Sharing Thanksgiving

Posted by: Duane Hiatt in Commentaries Add comments

Thanksgiving is a wonderful time to share with neighbors and others. Our family took this admonition very seriously.

To give thanks for blessings you first have to recognize them, of course. Blessings come in many forms.

For my grandfather in his early married life the small drops of blessings were hard to recognize in the Niagara of grief that poured over him. His beloved wife died leaving him with three small boys to care for. Later he finally cobbled together enough coins for a down payment on a farm just before the economy collapsed into the Great Depression. He lost his farm and never recovered financially. He married again. that was a mixed bag of blessings and woes. The mixture depends on whom you ask.

The three little brothers were hiding behind the couch one night when grandpa proposed marriage to their future step mother. Understandably, the boys were not excited about an outsider coming to take the place of their mother. In fact, to hear them tell it, Aunt Ethyl, as she would become known, did a sales job on Grandpa. “She said Ves, those boys need a mother. I’ve been a school teacher, and I know how to handle children.”

“Manhandle would be more like it,” the boys later grumbled. “Where was she a teacher, reform school? She always said she did it for our sake. We said she did it for hell sake.”

The family relationships were rocky to say the least according to the stories we grandchildren inherited. Here is where the blessing/problem mixture gets cloudier. The new blended family was immediately dysfunctional. That was a problem. But the new union produced six lovely daughters, so grandpa and Aunt Ethyl must have had something going for them. That was a blessing. The problems included feeding eleven mouths on a farm laborer’s pay. It made for a hard scrabble home life. On the other hand, they were spared the health problems that come with being overweight.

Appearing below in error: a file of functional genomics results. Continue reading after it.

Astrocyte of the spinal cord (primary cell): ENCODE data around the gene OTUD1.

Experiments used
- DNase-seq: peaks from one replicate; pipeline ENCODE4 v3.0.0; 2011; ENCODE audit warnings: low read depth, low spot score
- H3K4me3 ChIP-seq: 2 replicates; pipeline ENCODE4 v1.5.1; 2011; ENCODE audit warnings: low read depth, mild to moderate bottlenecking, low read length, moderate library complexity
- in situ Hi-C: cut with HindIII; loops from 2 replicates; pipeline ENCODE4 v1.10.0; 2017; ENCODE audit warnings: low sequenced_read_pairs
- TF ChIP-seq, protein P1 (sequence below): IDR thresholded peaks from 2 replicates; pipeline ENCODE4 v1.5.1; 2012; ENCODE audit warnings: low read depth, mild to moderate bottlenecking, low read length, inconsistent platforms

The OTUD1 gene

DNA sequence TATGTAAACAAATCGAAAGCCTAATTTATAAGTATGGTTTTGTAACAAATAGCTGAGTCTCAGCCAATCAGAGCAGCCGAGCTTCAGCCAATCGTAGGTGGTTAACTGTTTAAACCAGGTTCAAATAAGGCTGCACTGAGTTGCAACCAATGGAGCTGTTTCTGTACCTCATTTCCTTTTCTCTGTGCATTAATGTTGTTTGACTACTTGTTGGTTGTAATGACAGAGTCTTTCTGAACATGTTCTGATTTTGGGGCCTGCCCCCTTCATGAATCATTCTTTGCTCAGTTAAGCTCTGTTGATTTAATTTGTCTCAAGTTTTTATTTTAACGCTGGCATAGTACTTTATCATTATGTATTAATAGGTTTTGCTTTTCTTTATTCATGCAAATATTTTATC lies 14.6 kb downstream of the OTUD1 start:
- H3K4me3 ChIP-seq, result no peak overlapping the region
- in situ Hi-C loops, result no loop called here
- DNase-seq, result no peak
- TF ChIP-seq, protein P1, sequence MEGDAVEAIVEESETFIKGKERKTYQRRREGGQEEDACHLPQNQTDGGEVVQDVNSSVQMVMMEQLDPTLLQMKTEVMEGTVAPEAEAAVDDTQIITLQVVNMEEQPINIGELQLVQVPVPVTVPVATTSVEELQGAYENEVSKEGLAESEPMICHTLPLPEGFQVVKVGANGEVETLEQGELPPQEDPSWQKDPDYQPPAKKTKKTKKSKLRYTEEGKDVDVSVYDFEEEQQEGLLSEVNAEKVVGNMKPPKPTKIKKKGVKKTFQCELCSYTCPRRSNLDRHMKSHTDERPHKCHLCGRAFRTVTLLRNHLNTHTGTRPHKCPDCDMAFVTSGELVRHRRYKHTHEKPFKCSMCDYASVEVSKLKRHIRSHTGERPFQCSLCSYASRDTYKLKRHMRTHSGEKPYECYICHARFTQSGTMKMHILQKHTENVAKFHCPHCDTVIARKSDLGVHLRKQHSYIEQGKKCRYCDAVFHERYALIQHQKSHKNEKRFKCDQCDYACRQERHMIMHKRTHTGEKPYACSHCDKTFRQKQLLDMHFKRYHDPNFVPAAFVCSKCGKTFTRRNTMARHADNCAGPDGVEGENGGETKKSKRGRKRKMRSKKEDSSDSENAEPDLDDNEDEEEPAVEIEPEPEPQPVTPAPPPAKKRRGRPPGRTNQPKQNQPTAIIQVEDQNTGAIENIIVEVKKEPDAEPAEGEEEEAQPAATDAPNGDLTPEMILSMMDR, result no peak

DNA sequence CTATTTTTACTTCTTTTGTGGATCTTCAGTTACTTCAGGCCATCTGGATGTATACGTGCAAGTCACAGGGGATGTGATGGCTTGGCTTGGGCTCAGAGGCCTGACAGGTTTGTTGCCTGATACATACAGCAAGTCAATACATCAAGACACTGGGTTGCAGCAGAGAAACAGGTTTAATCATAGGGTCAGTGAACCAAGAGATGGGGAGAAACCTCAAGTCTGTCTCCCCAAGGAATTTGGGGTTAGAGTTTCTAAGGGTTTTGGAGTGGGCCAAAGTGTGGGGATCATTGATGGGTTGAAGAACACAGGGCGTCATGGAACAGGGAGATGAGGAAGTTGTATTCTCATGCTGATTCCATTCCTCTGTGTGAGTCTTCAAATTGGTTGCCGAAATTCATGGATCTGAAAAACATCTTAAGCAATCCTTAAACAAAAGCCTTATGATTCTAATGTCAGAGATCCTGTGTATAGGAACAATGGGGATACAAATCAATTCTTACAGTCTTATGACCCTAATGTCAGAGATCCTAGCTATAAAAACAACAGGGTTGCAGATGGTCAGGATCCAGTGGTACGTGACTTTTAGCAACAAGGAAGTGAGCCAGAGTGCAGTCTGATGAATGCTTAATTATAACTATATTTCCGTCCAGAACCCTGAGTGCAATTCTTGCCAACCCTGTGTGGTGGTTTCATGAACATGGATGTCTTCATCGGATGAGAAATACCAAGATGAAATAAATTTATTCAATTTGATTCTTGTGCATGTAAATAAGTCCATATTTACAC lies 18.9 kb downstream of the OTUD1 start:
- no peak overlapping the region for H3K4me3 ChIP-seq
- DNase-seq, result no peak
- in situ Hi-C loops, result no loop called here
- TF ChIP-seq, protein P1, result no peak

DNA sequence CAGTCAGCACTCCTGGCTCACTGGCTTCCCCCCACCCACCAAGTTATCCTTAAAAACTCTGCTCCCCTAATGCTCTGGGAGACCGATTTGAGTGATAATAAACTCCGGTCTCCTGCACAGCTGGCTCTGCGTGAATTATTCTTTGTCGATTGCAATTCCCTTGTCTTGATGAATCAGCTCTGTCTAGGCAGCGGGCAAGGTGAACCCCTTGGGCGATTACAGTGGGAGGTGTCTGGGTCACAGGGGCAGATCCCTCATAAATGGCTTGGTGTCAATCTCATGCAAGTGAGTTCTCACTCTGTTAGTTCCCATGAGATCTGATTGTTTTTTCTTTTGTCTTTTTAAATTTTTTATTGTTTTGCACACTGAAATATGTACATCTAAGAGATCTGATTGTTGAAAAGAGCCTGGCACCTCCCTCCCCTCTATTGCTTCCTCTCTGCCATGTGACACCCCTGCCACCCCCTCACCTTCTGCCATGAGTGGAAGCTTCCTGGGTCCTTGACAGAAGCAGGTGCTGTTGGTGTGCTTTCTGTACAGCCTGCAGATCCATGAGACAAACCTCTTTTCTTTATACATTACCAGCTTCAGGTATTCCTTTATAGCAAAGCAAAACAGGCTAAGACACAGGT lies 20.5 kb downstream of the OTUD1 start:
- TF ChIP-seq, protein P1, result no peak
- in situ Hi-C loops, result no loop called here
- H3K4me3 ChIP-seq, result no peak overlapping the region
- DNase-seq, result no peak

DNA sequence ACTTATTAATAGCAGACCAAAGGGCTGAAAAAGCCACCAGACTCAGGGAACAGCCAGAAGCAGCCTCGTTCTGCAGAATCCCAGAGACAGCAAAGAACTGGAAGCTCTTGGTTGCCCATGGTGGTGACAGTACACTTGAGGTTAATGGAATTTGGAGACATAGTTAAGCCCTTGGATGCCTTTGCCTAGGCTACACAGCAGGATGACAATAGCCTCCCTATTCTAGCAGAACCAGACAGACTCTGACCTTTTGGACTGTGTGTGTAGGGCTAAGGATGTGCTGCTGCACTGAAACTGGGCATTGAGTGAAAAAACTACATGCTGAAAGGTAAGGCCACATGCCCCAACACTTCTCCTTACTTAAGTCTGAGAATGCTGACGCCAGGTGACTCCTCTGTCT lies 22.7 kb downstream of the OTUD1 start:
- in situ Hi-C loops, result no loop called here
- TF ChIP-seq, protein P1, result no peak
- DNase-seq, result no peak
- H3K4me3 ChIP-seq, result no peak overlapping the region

A few years later grandpa lost most of his hearing. That was another mixed bag.

The problem side of Grandpa’s deafness was that it kept him from close interactions with his family. The blessing side of his deafness was that it kept him from close interactions with his family.

In his marriage he couldn’t hear his wife grumble, but on the other hand when she did dump on him her shrill voice could peel the paint off the walls. As a little kid, to me she was scary.

Grandpa’s deafness was caused by bugs we were told. One hot summer day thinning sugar beets by himself he took a little siesta on the ditch bank after lunch. While he was asleep, a bug crawled into his ear and ate his ear drum. I bought that story. My older brother Gordon suspected there were more bugs in the story than they were telling us. “Two bugs one in each ear? What are the chances?” he asked me later.

We usually held thanksgiving at grandpa and Aunt Ethyl’s little house. The grown sons and their families, and the half sisters of varying ages packed the place.

The program was identical each year. Grandpa would call on somebody to bless the food since he himself was not a church going man he told us.

We would eat the chicken butchered from Grandpa and Aunt Ethyl’s little flock that morning. The dinner conversation was held in high decibels so Grandpa could hear what was being said.

After dinner the talk got even louder. It usually focused on the latest statesmanship or shenanigans, depending on your point of view, of Franklin D. Roosevelt. My father worked at Geneva Steel. During the depression he had also kept food on our table working on the government W.P.A. program. The official name was Work Progress Administration. Some other people called it W.P.A, We Piddle Around. Even Dad chuckled over that one but added that digging those ditches was some of the hardest work he had ever done. For all those reasons and maybe just to goad Uncle Dell, Dad hoped there was still enough rock at Mt. Rushmore to add Franklin Roosevelt’s face to Washington’s, Lincoln’s Jefferson’s, and FDR’s cousin Teddy.

Uncle Dell was an intimidatingly hard working and successful farmer, and later real estate entrepreneur. Franklin Delano Roosevelt was Uncle Dell’s second choice for president of the United States. His first choice was anyone else in the universe. Others in the family were of various persuasions, but equal intensity. The pace of verbal punch and counter punch took off and gathered speed. Then it was a shouting free for all. No problem about grandpa hearing now. The question was would we damage his ears further.

Watching wide eyed, listening wide eared, and feeling the walls shake I gave thanks that the roof stayed on.

And thus did we share Thanksgiving with the neighborhood, and half the town. And we gave them one more blessing to be thankful for. We wouldn’t be doing this again for another year.